Think of this as Volume 14, Number 4 of A-Clue.com, the online newsletter I've written since 1997. Enjoy.
The man is an idiot. He's a stenographer for conventional wisdom. He never asks anyone — least of all himself — any hard questions. Yet New York loves him.
Take his latest, which the magazine was wise to keep behind the firewall except for paying customers. (More on that later.)
In it reporters like Chuck Todd (right), who actually built careers in this medium, complain that with all the stand-up and tweeting and blogging they have to do on their White House beats there is no time for reporting.
One of the quieter revolutions of the last half-decade has been the discovery, by journalism companies, that you can make money on this medium. I'm proud to say ZDNet (for whom I write two blogs) has been among the leaders in this new revolution.
It's all about the business model, which compensates writers based solely on how many page views their work receives. This means writer and publisher share in the upside and the downside.
It can use tweaking. Depth and interviews don't make as much money as comments and snark. Stories that make the readers mad also make me big money. All ZDNet has to protect itself is its writers' sense of ethics. I know my interviews usually don't draw flies but I do them anyway, for my own knowledge and because I think I should.
Sometimes I think the site should raise its teers — pay out less per page-view — and use that extra money to compensate what the editors think is quality. Weekly or monthly awards for good stuff which took time to put together.
But that's a tweak. The point is the business model works.
Now let me demonstrate how it can work to get the "mainstream media" out of its current muddle.
Back in the 1970s, when I was at Northwestern, the Medill School had a deal with the Chicago Tribune. Students would cover small suburbs, provide a stream of copy, and the Trib would use what it wanted for its suburban coverage.
This was a big win-win. The students had a goal to strive for, beyond grades. The Trib had free copy. Regional editions were just starting out then, and they were wildly profitable. Small businesses could get a good rate, the paper could go to a high ad-editorial ratio (80-90% ads), and what content was there was free. Plus you've got a farm team — if someone impresses you hire them.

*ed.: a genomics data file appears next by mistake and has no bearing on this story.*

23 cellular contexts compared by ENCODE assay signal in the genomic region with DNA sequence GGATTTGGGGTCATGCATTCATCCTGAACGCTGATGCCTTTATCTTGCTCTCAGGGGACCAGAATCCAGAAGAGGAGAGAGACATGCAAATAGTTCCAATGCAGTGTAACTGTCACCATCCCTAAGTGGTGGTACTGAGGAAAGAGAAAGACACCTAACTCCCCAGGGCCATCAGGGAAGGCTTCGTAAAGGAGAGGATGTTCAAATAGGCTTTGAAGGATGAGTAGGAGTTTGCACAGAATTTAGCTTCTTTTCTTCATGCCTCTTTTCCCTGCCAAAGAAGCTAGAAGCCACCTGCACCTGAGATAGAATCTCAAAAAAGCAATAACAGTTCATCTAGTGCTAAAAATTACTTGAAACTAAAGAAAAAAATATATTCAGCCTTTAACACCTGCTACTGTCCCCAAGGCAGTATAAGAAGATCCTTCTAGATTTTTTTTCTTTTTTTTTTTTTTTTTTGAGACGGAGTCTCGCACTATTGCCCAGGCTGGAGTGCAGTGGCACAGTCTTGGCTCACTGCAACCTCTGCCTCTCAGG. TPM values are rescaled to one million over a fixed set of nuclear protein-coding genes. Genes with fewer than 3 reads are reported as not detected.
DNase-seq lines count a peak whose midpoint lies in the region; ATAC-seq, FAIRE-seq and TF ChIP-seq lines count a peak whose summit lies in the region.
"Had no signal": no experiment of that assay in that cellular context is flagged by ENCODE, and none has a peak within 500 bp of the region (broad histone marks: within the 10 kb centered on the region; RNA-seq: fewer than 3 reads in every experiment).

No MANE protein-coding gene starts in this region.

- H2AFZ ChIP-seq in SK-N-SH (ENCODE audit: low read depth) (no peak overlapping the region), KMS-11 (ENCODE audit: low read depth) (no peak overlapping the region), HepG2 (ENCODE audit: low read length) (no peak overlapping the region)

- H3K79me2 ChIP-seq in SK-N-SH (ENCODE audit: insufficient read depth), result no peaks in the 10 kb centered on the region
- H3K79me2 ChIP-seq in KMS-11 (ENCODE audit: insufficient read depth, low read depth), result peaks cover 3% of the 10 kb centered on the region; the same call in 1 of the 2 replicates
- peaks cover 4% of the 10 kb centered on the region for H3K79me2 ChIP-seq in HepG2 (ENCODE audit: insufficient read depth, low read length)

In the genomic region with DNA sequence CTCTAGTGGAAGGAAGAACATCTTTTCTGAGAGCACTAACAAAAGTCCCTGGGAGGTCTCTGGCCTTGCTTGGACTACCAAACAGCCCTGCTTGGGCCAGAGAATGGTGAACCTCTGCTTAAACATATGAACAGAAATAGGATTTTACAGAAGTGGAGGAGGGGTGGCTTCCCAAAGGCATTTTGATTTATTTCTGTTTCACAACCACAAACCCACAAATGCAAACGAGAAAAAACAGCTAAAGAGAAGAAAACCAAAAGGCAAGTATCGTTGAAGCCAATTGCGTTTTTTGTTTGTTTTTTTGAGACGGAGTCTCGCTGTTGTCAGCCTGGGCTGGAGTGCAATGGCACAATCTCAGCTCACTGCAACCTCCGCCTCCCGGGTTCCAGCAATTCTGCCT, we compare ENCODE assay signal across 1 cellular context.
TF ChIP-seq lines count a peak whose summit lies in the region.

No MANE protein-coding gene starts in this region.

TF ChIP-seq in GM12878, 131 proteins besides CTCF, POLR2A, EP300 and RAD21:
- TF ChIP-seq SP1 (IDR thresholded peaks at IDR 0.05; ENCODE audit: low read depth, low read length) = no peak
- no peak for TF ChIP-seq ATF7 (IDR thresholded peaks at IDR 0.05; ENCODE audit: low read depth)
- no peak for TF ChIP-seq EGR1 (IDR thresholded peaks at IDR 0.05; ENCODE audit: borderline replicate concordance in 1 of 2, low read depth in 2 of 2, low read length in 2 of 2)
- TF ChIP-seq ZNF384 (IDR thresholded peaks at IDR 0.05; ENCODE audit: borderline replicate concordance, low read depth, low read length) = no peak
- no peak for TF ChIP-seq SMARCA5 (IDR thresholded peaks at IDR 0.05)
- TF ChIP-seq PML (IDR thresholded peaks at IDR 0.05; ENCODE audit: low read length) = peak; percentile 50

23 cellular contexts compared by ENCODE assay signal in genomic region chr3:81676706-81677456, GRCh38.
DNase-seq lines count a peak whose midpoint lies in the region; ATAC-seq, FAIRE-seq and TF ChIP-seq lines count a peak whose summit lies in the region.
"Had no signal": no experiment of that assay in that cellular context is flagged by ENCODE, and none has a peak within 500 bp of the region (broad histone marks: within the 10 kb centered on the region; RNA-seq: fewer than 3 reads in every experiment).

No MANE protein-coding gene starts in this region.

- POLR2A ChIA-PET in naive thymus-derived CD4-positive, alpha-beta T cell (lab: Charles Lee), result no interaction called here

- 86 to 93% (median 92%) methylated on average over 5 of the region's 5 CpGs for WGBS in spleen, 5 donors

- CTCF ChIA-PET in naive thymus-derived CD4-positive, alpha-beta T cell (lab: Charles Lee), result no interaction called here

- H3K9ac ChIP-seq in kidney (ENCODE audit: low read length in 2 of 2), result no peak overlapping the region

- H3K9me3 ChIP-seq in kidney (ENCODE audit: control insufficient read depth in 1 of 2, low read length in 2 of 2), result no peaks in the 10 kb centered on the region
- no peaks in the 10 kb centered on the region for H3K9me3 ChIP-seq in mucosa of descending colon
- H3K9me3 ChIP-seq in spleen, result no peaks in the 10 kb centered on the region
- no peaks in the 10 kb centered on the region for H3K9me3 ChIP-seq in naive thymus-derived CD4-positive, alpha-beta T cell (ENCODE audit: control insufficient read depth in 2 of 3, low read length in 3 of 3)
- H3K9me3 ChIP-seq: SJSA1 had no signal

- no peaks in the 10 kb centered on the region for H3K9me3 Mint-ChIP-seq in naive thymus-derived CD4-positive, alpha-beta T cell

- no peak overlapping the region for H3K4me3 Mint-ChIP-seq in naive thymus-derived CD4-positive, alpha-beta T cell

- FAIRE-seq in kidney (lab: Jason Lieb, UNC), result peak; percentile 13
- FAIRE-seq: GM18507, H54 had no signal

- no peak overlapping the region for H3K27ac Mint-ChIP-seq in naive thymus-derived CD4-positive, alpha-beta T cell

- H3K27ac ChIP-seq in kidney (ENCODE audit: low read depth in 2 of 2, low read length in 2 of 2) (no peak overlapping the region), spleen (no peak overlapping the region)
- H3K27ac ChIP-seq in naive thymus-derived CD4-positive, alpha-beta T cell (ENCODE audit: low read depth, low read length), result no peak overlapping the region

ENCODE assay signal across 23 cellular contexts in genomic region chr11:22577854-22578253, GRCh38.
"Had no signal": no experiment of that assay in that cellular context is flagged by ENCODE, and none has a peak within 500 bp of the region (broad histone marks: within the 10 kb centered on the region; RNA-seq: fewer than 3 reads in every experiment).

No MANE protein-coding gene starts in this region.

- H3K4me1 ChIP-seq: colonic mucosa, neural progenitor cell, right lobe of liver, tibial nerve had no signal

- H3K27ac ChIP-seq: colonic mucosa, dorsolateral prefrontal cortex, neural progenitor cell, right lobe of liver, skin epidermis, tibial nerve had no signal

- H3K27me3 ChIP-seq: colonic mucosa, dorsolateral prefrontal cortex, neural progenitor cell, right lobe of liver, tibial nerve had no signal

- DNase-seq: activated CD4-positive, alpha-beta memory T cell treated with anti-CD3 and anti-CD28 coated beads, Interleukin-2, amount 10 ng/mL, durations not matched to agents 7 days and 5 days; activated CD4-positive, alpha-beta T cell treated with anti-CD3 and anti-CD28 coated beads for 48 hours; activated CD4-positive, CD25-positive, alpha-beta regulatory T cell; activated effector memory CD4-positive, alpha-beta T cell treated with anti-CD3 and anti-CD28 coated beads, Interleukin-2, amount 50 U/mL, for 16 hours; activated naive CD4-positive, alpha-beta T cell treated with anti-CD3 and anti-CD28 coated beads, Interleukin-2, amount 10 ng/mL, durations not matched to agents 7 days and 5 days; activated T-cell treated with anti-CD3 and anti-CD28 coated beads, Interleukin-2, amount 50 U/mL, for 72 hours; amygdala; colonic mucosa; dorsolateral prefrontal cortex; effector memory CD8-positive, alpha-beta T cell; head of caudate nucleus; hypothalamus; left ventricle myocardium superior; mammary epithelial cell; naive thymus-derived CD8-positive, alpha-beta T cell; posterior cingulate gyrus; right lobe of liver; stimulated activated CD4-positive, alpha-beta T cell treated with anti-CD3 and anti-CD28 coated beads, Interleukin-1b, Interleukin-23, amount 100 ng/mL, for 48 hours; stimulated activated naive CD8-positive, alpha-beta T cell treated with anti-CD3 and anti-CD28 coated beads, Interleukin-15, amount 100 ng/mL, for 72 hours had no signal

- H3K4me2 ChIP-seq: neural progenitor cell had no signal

Wikipedia has shown how you can run an all-volunteer operation on a shoestring, even covering stories as they unfold. Wikia and systems like Drupal can now deliver a full panoply of content types, it can look just as good as a hand-made site, it can even be in your trade dress. And you can put ads there.
So sign up the j-schools. For a single flat rate contribution, MSNBC could get the services of the Columbia School of Journalism. Students would get defined beats, and the obligation to fill the wiki on their beats, as well as blog posts based on their reporting, for grades.
Now Chuck Todd can see an RSS feed of student posts about the government. He can contact the students by e-mail for follow-ups, issuing orders, or suggesting sources. When the kids make calls they can identify themselves as "Columbia MSNBC" so no one is confused. And you know the kids are being supervised — the teachers act as first-rank editors.
But look what you have. Now all the calls are being made. Now the bureau is fully staffed. Now you're building a Wiki you can offer as an "add-on" product, filling it with ads. Now you've got a farm team. Now you're building the profession. Now you can find new stars, and so can the rest of the media.
Web publishing is super-cheap. The software for writing and publishing and distribution are all free. The problem is getting the labor needed to build the resource. You don't want to look amateurish — you don't want ordinary bloggers or Wikipedia writers — so use the talent that exists.
One more important point. Notice that Columbia is in New York. You don't have to do this stuff on site — most reporting is done by phone anyway. So you don't even have to use a New York school. You can use Northwestern in Chicago, or Stanford in California, even Missouri. I believe Medill still has a semester in Washington, so if you need people to pound pavement they can pound pavement for you.
This is a win-win-win. Professional journalism gets free content it can make money on, even at low page-view rates. The schools get professional work, and the possibility of advancement for the students who prove themselves.
And we get in-depth journalism, rather than the crap Chuck Todd is presently spewing because he doesn't have help.